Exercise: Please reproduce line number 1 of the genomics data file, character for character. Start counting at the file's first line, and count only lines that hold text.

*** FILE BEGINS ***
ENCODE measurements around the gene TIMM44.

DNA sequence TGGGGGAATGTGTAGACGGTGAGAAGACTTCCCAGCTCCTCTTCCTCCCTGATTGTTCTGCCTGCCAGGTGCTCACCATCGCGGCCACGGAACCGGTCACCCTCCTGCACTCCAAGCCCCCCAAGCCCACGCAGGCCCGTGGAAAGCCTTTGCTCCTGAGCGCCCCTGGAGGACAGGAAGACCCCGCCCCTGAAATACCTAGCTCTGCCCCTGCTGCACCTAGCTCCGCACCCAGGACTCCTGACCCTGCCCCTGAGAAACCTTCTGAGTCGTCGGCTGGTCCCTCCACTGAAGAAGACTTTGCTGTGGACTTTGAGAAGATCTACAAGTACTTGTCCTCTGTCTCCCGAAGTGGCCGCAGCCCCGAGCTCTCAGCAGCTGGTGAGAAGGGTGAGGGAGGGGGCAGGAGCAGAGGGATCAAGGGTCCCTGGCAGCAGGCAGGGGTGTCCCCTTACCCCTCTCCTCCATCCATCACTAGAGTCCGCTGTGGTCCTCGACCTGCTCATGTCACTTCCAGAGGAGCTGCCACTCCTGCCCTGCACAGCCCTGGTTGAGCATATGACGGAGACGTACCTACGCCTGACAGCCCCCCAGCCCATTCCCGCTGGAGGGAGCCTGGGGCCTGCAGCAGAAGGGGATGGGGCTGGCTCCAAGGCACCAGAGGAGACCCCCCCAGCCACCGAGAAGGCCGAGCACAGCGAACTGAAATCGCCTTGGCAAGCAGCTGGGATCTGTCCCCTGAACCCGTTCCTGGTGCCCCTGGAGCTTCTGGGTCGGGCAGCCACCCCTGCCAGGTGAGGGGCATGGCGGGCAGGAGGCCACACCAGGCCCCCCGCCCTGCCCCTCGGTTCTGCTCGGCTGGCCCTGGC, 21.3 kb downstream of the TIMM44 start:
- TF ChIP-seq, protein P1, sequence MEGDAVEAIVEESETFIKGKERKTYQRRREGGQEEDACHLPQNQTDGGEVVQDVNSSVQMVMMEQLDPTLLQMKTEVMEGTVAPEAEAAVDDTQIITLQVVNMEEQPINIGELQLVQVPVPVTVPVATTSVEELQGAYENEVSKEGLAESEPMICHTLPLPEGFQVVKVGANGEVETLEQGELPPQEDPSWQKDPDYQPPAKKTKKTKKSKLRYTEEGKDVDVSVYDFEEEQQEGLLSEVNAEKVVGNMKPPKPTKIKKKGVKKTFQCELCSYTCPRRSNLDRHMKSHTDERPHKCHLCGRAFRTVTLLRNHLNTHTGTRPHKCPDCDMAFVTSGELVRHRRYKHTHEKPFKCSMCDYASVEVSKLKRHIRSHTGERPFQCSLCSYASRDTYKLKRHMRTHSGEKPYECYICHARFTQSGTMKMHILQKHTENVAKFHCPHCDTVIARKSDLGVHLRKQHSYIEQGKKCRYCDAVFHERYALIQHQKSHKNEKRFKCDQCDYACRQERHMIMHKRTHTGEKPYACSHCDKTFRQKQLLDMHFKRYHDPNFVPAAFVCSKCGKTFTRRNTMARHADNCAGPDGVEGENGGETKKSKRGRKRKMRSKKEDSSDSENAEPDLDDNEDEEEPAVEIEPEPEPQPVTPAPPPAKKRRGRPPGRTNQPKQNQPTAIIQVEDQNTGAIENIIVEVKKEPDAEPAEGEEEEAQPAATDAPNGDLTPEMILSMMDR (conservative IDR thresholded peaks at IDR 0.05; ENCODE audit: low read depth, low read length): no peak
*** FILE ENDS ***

ENCODE measurements around the gene TIMM44.